The Everglades National Park in Florida is an area of subtropical marsh lands that are under the protection of the United States government either as a national park or a wild life refuge. The wildlife in the area is all protected. In the Everglades with an experienced guide you can see many different species of animals, reptiles and birds. www.travelrows.com
The Everglades National Park on the map:
For those who love the earth and the creatures that walk or slither over it, fly above it or swim in the waters, the Everglades is a paradise. It is important to remember when touring the Everglades that you are a guest in the home of the creatures who live there.
Some of the animals that you might be privileged to see (hopefully from a safe distance) while you are visiting the Everglades are:
The Black Bear: Sometimes people confuse the Black Bear with the Grizzly Bear but they are two different animals. The Black Bear is from 4-7 feet long from nose to tail and from 2 to 3 feet tall at the withers. A Black Bear has small eyes, rounded ears, a long snout, a large body, a short tail, and shaggy hair. Adult male Black Bears weigh between 125 and 500 pounds. The weight depends upon the age of the bear (older bears weight more), the season of the year (Black bears hibernate), and the abundance of available food. Adult female Black Bears weigh between 90 and 300 pounds. Their weight depends upon the same factors as a male Black Bear. There are most often 3 cubs in litters in the Florida Everglades. (There are usually only 2 in other parts of the country.) The Black Bear almost became extinct but through conservation efforts it has made a comeback and in no longer on the endangered species list.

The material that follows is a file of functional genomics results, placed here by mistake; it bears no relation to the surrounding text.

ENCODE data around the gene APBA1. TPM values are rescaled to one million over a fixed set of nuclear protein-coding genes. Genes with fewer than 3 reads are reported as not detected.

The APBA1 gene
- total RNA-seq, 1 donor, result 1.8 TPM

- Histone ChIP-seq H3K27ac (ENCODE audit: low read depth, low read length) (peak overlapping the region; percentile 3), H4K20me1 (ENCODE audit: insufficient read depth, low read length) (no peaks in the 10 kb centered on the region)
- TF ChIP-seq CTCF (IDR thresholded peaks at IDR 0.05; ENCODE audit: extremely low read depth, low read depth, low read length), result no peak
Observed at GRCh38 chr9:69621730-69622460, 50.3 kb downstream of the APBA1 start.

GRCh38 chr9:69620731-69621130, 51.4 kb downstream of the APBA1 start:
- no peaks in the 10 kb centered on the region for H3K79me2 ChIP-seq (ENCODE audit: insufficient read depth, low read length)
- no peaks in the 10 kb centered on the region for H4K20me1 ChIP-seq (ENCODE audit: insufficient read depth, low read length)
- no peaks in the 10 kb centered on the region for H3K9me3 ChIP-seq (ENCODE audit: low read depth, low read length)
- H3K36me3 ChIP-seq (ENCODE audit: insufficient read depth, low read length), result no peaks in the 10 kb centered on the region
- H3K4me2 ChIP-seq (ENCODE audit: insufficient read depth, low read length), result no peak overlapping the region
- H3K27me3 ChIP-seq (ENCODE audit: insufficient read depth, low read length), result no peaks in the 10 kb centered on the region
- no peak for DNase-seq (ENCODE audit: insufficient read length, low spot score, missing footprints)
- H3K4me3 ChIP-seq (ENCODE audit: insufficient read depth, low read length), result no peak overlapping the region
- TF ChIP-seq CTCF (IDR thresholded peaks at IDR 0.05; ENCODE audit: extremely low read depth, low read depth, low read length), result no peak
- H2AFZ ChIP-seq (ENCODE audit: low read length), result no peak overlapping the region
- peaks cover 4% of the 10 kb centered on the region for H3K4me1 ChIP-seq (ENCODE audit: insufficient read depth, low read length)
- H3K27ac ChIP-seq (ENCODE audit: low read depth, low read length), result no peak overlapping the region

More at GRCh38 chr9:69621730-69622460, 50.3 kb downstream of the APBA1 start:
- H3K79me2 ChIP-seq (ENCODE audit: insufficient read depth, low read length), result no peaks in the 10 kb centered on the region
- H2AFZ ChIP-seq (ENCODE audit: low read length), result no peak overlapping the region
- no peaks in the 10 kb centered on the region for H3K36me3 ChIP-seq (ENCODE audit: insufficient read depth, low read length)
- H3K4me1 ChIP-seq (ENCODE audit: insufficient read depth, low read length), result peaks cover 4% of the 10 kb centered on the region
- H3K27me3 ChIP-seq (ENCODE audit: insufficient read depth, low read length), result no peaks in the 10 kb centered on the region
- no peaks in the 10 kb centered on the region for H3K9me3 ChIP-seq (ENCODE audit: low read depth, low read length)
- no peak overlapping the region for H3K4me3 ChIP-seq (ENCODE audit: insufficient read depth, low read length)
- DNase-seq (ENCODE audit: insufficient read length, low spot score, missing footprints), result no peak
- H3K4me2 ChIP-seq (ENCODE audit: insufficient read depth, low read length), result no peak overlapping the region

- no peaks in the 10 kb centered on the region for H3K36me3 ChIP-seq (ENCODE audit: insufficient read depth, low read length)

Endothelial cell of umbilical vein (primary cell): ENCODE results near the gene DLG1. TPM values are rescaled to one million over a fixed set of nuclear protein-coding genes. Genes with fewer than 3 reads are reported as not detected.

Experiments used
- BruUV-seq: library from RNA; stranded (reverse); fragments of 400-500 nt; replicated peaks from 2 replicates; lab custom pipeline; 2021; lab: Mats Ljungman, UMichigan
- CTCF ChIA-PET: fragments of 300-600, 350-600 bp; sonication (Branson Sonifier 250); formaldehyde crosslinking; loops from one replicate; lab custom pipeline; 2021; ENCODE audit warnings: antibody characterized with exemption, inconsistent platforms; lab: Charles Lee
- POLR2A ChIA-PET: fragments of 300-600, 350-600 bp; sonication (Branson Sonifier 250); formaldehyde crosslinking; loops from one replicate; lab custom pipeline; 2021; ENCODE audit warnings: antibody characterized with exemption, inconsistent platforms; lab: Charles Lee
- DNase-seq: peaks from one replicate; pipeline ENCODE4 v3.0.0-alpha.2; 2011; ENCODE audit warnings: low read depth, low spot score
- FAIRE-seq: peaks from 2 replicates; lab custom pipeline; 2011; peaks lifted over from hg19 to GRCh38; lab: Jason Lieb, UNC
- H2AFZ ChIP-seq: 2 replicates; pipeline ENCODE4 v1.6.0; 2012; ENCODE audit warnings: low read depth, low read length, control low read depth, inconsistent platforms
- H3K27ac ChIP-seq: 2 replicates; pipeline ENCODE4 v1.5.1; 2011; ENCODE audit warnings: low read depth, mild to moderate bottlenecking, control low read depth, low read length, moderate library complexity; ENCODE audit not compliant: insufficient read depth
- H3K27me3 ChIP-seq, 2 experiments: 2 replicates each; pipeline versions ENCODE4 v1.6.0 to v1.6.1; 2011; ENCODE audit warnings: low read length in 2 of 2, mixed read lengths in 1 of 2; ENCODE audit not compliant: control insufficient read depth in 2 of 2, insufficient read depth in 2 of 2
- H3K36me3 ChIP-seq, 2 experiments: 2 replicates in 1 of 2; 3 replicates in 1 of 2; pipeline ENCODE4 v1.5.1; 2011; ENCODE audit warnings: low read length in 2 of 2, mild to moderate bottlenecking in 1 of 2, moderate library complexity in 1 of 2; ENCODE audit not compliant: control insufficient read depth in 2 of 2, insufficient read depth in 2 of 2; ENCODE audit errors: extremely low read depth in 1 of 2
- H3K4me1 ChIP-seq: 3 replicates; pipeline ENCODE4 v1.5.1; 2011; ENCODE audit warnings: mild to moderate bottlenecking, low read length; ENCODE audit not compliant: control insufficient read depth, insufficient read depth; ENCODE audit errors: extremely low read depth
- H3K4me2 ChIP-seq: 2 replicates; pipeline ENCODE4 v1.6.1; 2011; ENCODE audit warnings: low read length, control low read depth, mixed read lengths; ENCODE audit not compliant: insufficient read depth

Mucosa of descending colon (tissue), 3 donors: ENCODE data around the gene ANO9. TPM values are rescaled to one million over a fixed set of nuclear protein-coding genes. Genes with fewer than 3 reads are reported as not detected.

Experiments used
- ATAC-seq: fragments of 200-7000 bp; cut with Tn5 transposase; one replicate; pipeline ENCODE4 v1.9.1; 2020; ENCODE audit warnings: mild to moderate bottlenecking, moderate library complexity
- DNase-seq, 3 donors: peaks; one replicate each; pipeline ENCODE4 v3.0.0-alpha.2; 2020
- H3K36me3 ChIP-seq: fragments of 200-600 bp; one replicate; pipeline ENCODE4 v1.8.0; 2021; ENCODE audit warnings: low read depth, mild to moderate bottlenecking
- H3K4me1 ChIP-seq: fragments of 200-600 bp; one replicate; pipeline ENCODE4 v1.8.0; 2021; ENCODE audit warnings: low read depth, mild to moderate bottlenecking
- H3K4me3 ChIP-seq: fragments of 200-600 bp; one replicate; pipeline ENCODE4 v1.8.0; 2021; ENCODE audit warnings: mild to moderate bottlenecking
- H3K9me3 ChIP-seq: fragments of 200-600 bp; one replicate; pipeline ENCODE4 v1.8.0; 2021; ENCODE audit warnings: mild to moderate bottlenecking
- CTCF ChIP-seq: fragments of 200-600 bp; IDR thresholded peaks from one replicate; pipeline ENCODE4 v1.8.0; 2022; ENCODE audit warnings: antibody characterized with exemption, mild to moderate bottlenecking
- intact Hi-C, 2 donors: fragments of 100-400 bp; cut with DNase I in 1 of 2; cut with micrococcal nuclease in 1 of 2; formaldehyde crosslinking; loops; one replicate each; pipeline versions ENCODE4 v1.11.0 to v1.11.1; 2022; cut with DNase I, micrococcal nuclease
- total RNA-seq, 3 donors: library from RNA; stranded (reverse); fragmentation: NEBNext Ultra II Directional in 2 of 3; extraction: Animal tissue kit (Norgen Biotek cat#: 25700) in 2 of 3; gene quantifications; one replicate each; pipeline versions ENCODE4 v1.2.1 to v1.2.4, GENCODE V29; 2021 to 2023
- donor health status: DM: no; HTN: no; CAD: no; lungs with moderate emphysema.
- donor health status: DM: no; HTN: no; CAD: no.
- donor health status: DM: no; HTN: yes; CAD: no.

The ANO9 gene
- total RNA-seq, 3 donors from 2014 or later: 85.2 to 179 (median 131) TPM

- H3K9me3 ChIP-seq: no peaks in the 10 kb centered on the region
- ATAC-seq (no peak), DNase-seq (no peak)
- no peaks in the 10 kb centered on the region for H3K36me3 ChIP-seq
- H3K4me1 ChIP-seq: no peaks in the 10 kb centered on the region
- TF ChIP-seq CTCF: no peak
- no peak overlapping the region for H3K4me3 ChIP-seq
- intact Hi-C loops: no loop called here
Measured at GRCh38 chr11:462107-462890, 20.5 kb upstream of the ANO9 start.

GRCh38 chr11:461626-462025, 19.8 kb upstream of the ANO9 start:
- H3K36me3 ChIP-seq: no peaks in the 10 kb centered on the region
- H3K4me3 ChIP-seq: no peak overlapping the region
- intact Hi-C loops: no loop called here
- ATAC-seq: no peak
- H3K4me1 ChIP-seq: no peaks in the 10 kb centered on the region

The Florida Panther: It is very, very unlikely that you will lay eyes on a Florida Panther. Even the researchers who track them very rarely actually see them. The Florida Panther is the only Puma representative in the eastern United States. The Florida Panther (also called a Cougar or a Puma) are large cats. The Florida Panther is on the endangered species list. At this time there are only 87 of them known to be in existence.
The Gray Fox: You will have to look fast but you may well be able to see a Gray Fox while you are on your vacation to the Everglades. As compared to other animals that live in the Everglades, the Gray Fox is small. He stands about 12-16 inches at the shoulders, weighs up to 16 pounds and has an overall body length of up to 47 inches. The Gray Fox is not actually gray in color but the blend of the colors gives him an appearance of being gray. He has a brown back, a tawny color sides, neck and legs, a white belly. He has a black stripe along his back and tail. There is another black stripe that crosses his face from the nose to the eye and continuing to the side of the head.